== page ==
Gas Today talks to them about what lies ahead for the LNG sector.
In direct response to the fall in Brent crude prices below $US50 and the negativity surrounding Australia’s term of trade, Westpac released a research paper entitled What Price Australian LNG to measure the impact of the recent weakness in crude prices on LNG markets in Asia.
“There has been a lot of sensationalistic press around the recent slump in energy prices and what that means for gas projects here in Australia. We just wanted to gain a better context around that,”? co-author Mr Rennie says.
Australian LNG exports
The first LNG exports from the Queensland Curtis LNG (QCLNG) project have taken place, meaning that the first of seven major Australian gas projects has come online.
Other gas projects like Ichthys, Wheatstone and Prelude are currently around the 50 per cent complete mark, meaning delays are still possible. However, Gladstone LNG (GLNG), Gorgon and Australia Pacific LNG (APLNG) are in the region of 85 per cent to 90 per cent complete – meaning material slippage from their timelines seem unlikely.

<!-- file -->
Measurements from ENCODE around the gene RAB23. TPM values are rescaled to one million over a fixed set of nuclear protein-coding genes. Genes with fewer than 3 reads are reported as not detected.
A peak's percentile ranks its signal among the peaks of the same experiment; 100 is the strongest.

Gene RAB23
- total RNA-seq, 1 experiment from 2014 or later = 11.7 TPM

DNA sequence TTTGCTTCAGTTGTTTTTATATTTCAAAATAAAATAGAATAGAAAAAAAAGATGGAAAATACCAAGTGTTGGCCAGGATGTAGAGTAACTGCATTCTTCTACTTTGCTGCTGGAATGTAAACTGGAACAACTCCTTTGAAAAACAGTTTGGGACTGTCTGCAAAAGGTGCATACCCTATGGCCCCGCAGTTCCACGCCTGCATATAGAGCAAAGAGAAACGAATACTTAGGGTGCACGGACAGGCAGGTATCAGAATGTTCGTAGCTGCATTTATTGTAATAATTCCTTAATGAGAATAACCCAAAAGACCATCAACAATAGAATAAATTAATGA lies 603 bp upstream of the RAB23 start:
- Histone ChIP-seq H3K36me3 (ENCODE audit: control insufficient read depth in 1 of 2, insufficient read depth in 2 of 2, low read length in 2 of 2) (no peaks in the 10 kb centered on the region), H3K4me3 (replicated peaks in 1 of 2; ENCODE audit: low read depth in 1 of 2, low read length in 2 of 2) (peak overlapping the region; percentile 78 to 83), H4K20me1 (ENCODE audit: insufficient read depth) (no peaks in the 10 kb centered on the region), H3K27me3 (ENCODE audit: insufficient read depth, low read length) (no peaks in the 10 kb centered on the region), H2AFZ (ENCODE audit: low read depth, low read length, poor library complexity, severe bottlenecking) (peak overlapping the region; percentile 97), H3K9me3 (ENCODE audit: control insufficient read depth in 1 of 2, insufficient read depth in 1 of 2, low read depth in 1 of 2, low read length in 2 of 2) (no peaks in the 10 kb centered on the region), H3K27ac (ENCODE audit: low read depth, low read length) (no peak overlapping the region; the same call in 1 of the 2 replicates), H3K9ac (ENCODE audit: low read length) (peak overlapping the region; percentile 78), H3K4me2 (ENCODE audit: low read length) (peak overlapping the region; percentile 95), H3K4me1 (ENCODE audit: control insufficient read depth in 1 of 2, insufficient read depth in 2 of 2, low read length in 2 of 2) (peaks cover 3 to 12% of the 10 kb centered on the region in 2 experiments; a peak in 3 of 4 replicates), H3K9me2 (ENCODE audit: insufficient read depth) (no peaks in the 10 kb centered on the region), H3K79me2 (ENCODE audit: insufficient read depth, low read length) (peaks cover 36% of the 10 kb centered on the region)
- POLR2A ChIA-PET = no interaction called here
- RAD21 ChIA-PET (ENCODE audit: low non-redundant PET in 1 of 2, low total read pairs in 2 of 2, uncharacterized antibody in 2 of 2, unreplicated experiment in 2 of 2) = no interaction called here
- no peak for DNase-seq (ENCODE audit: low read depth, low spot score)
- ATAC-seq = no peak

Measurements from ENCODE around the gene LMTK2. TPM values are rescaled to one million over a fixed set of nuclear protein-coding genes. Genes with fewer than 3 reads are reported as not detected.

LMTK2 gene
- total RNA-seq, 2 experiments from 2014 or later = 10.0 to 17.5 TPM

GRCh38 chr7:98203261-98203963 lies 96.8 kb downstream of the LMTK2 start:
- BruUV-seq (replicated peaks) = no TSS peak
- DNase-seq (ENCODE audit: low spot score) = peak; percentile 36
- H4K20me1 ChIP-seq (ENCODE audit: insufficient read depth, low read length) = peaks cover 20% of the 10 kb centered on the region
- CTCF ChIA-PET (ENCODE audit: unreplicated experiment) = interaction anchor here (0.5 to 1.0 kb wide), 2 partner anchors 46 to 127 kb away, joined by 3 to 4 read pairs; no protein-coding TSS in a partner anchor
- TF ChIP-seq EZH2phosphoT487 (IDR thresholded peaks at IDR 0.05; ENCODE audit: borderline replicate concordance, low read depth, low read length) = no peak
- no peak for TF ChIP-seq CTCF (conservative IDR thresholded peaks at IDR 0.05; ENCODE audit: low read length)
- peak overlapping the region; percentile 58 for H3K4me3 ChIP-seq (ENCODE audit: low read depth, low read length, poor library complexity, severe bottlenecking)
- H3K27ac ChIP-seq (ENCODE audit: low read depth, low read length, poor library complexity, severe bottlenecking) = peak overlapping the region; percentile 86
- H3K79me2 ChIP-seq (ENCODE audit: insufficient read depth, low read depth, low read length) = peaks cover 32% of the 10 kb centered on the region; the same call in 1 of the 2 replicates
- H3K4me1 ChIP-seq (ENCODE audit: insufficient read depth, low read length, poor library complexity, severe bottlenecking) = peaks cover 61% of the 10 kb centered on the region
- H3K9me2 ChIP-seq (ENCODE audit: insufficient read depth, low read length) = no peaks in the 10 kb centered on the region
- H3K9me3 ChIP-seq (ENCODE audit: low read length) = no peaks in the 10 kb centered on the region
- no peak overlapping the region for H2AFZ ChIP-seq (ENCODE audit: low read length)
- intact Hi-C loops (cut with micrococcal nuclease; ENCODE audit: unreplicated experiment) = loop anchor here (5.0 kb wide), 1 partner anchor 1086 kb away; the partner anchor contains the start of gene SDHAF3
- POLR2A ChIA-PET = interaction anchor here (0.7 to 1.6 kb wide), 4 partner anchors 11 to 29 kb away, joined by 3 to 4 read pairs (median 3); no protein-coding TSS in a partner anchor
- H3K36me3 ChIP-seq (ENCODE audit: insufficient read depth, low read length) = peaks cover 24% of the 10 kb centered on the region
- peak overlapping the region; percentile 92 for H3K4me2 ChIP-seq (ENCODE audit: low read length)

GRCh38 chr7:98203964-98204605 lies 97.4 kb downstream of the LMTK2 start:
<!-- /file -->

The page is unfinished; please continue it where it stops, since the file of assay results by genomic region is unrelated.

According to the Westpac study, LNG exports can rise as much as 15 million tonnes (MMt) in calendar year (CY) 2015, 24 MMt in CY2016 and 18 MMt in CY2017 – lifting the volume of Australian LNG exports by a factor of three between now and the end of 2017.
Mr Smirk says even the pessimistic press cannot deny that the gas industry is about to start exporting. “It’s going to happen. They’ve built the terminals. Unless they’re making cash losses on each boat sold, the gas will be sold and exported. The industry is about to grow and take off.”?
Where is Australian LNG headed?
Last year, 75 per cent of Australian LNG was delivered to Japan. As contracts with China and other nations are delivered on this year, the Westpac study said the percentage will drop to 60 per cent. In 2016, it will drop below 50 per cent. At least for the next seven years however, Japanese pricing will remain a key driver for LNG exports.
Gas operators’ reaction to oil prices
Mr Smirk says the oil price drop has changed gas operators’ perception of risk. “Rather than being focused on growth and projects at any cost, gas companies are now asking themselves, “˜who has the most projects, who has the most cost-efficient resources, and who can get gas to the market at the lowest cost, thus providing the largest margin?'”?
He says the oil price drop was effectively a “˜wake-up call’ for many Australian gas operators. “There’s a large demand for product that continues to grow out of Australia, but gas operators will have to be very cost-efficient to make sure they can tap into it.”?